“We constantly seek opportunities for our athletes, as they deserve the same opportunities as everyone else. In coaching, we teach them to understand the sport, but in offering Special Olympics sports, our athletes are able to travel and get to see the world,” said Youngblood.
One Special Olympics athlete who will be attending the Final Four games has used the center’s program to his full advantage. Dion Thomas has excelled in his job, making side-shifters for forklifts, while also contributing to the local high school, serving as manager for the football team and the video coordinator for all of the boys and girls school basketball games. The program also gave him the tools to develop athletically as a power lifter. In October, Thomas competed in the International Powerlifting Championship in Puerto Rico, placing second with his personal best deadlift of 431 pounds.
“After losing his dad when he was young and his mom a few years ago, Dion’s hard work and dedication to everything he does has paid off,” said Youngblood.
Special Olympics athlete Patrice Lockhart is also gifted power lifter (she recently lifted 280 lbs.). Lockhart also bowls, works at the center every day and is a trainer for the high school girls basketball team.
“Through her active involvement in work and athletics, Patrice has matured and grown enough to live independently,” Youngblood said.
Youngblood himself is a distinguished member of the Special Olympics-Georgia community. A finalist for the 2009 Special Olympics-North America Coach of the Year, he is a volunteer coach and is on the area management team, all while participating on the Special Olympics Sports Council and dedicating time as a clinician in several sports. Additionally, he trains and competes with his athletes to help them make good decisions, such as taking ona new sport.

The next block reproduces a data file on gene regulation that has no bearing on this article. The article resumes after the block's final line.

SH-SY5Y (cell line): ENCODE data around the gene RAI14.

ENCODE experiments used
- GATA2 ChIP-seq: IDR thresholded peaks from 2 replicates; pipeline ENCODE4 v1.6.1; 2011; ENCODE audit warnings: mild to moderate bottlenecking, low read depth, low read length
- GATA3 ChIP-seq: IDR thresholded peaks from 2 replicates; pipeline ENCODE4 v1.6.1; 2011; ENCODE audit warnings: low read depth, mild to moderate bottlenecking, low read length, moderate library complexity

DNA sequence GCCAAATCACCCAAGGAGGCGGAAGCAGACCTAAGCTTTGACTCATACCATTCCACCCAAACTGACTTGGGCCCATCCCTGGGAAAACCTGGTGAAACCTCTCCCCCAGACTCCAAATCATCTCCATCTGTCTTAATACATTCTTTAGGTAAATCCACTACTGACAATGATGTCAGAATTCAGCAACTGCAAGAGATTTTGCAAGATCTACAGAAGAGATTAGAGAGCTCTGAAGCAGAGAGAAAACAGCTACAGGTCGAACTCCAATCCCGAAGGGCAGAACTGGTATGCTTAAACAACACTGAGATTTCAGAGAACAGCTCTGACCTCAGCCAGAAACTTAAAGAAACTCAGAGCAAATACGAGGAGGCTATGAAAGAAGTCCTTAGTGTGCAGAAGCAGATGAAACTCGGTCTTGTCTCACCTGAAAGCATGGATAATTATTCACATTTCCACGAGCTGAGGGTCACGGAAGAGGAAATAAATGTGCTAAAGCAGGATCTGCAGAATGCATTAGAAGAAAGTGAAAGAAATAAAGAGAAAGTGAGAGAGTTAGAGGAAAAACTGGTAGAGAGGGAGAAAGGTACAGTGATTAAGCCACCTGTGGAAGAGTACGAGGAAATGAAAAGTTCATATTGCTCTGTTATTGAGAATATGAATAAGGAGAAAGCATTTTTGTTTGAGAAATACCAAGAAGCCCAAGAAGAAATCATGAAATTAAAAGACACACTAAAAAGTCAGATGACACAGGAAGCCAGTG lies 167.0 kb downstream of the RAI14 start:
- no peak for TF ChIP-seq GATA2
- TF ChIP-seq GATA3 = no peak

Humbled and appreciative of his athletes being selected to attend the Final Four, Youngblood underscored the real impact of this opportunity.
“By attending the NCAA tournament, our athletes will see how sport translates into life and that ‘hard work pays off,” he said. “Ultimately, seeing college basketball on its biggest stage will demonstrate where they can get in life if they work hard enough.”
Although these eight outstanding Special Olympics athletes might not be cutting down the nets, swimming in the confetti or hoisting the national championship trophy after this weekend, their experience will be a celebration nonetheless – a celebration of how sport changes lives.
And of how the NCAA Division III and Special Olympics partnership is using sport to do just that.
Since NCAA Division III and Special Olympics launched it partnership in August 2011, the division has integrated thousands of Special Olympics athletes into its 23 championships and has dedicated more than a quarter of a millions hours to Special Olympics.
The partnership aims to foster a mutual learning experience between the participating NCAA Division III student-athletes and the Special Olympics athletes and to provide a venue where both can share in their love of sport.